§ 73. And thus I have, in a short draught, given a view of our original ideas, from whence all the rest are derived, and of which they are made up; which if I would consider, as a philosopher, and examine on what causes they depend, and of what they are made, I believe they all might be reduced to these very few primary and original ones, viz. Extension, Solidity, Mobility, or the power of being moved; which by our senses we receive from body; Perceptivity, or the power of perception, or thinking; Motivity, or the power of moving; which by reflection we receive from our minds. I crave leave to make use of these two new words, to avoid the danger of being mistaken in the use of those which are equivocal. To which if we add Existence, Duration, Number; which belong both to the one and the other; we have, perhaps, all the original ideas, on which the rest depend. For by these, I imagine, might be explained the nature of colours, sounds, tastes, smells, and all other ideas we have, if we had but faculties acute enough to perceive the severally modified extensions and motions of these minute bodies, which produce those several sensations in us. But my present purpose being only to inquire into the knowledge the mind has of things, by those ideas and appearances, which God has fitted it to receive from them, and how the mind comes by that knowledge, rather than into their causes, or manner of production; I shall not, contrary to the design of this essay, set myself to inquire philosophically into the peculiar constitution of bodies, and the configuration of parts, whereby they have the power to produce in us the ideas of their sensible qualities: I shall not enter any farther into that disquisition, it sufficing to my purpose to observe, that gold or saffron has a power to produce in us the idea of yellow, and snow or milk the idea of white, which we can only have by our sight, without examining the texture of the parts of those bodies, or the particular figures or motion of the particles which rebound from them, to cause in us that particular sensation: though when we go beyond the bare ideas in our minds, and would inquire into their causes, we cannot conceive any thing else to be in any sensible object, whereby it produces different ideas in us, but the different bulk, figure, number, texture, and motion of its insensible parts.
The hunting party comes back to the present and the timeline has changed.
Setting of "A Sound of Thunder"
Theme(s) of "A Sound of Thunder"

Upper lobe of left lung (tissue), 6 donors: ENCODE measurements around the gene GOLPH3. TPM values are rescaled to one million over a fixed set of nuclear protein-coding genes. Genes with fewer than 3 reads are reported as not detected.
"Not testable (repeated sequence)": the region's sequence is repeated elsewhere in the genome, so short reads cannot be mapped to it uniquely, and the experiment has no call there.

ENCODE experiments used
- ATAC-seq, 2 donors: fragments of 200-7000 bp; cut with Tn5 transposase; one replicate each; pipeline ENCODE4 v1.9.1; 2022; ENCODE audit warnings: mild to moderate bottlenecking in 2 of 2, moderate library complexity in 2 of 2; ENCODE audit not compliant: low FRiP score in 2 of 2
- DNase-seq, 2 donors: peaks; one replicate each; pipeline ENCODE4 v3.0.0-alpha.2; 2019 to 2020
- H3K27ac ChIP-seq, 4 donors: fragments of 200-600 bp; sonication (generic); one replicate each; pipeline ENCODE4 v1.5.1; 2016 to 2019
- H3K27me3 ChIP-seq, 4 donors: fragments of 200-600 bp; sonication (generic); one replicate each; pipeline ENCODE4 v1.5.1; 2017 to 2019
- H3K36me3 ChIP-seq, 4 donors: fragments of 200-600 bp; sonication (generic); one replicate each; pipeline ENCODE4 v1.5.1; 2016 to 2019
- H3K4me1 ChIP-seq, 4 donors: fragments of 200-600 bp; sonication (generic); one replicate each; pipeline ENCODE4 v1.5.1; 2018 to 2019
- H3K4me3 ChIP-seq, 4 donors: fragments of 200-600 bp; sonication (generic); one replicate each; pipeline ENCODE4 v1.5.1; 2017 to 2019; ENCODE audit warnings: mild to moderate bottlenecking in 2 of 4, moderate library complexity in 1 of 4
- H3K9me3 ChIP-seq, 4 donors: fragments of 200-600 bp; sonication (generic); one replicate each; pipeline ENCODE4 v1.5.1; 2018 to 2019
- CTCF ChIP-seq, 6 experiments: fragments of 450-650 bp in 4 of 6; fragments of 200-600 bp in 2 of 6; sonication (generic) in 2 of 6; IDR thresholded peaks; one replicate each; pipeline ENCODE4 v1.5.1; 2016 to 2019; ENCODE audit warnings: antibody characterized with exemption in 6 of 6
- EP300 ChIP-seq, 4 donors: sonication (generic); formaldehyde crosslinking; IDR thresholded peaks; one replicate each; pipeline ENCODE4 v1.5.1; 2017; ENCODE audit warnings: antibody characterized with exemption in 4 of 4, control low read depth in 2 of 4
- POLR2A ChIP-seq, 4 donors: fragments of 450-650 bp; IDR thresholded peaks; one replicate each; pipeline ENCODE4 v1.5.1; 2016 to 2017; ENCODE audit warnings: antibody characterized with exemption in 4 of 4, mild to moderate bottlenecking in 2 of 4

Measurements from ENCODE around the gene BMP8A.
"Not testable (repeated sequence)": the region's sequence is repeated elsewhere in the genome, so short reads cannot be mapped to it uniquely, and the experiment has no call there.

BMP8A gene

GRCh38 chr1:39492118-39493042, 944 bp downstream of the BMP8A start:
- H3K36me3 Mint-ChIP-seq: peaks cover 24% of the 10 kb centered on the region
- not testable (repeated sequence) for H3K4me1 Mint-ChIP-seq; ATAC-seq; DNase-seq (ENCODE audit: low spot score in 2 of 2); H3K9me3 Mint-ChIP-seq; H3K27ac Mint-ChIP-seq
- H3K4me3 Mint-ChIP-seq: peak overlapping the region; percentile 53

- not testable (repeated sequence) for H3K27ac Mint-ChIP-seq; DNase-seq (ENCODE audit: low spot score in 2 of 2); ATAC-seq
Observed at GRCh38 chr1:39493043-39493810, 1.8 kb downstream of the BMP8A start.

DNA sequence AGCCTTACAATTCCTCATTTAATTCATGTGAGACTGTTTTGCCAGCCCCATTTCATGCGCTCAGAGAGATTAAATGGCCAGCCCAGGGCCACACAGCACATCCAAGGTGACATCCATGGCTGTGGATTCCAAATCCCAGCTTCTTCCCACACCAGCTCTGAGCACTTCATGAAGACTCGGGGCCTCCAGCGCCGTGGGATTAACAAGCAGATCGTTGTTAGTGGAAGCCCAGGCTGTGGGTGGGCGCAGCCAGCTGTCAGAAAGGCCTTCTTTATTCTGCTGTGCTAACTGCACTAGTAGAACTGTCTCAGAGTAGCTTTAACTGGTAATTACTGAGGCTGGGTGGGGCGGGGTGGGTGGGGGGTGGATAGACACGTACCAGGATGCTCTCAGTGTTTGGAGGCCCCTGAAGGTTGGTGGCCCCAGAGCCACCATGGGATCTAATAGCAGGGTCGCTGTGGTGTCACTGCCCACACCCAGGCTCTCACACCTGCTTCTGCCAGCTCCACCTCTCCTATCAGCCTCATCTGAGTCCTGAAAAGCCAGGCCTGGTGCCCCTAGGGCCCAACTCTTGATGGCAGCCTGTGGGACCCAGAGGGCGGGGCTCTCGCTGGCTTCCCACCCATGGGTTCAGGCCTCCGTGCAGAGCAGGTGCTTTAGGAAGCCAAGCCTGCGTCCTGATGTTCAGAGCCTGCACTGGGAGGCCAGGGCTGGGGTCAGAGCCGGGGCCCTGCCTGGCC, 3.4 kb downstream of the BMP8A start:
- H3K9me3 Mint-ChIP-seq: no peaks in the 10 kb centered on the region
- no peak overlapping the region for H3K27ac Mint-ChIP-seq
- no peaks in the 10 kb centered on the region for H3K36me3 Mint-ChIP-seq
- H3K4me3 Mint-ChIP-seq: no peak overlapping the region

This story is saying that the rules of the world should not be broken and that small thinks can change the future.
Comparison Essay – Eckels (from “A Sound Of Thunder…
§ 10. This faculty of laying up and retaining the ideas that are brought into the mind, several other animals seem to have to a great degree, as well as man. For to pass by other instances, birds learning of tunes, and the endeavours one may observe in them to hit the notes right, put it past doubt with me, that they have perception and retain ideas in their memories, and use them for patterns. For it seems to me impossible, that they should endeavour to conform their voices to notes (as it is plain they do) of which they had no ideas. For though I should grant sound may mechanically cause a certain motion of the animal spirits, in the brains of those birds, whilst the tune is actually playing; and that motion may be continued on to the muscles of the wings, and so the bird mechanically be driven away by certain noises, because this may tend to the bird’s preservation: yet that can never be supposed a reason, why it should cause mechanically, either whilst the tune is playing, much less after it has ceased, such a motion of the organs in the bird’s voice as should conform it to the notes of a foreign sound; which imitation can be of no use to the bird’s preservation. But which is more, it cannot with any appearance of reason be supposed (much less proved) that birds, without sense and memory, can approach their notes nearer and nearer by degrees to a tune played yesterday; which if they have no idea of in their memory, is no-where, nor can be a pattern for them to imitate, or which any repeated essays can bring them nearer to. Since there is no reason why the sound of a pipe should leave traces in their brains, which not at first, but by their after-endeavours, should produce the like sounds; and why the sounds they make themselves, should not make traces which they should follow, as well as those of the pipe, is impossible to conceive.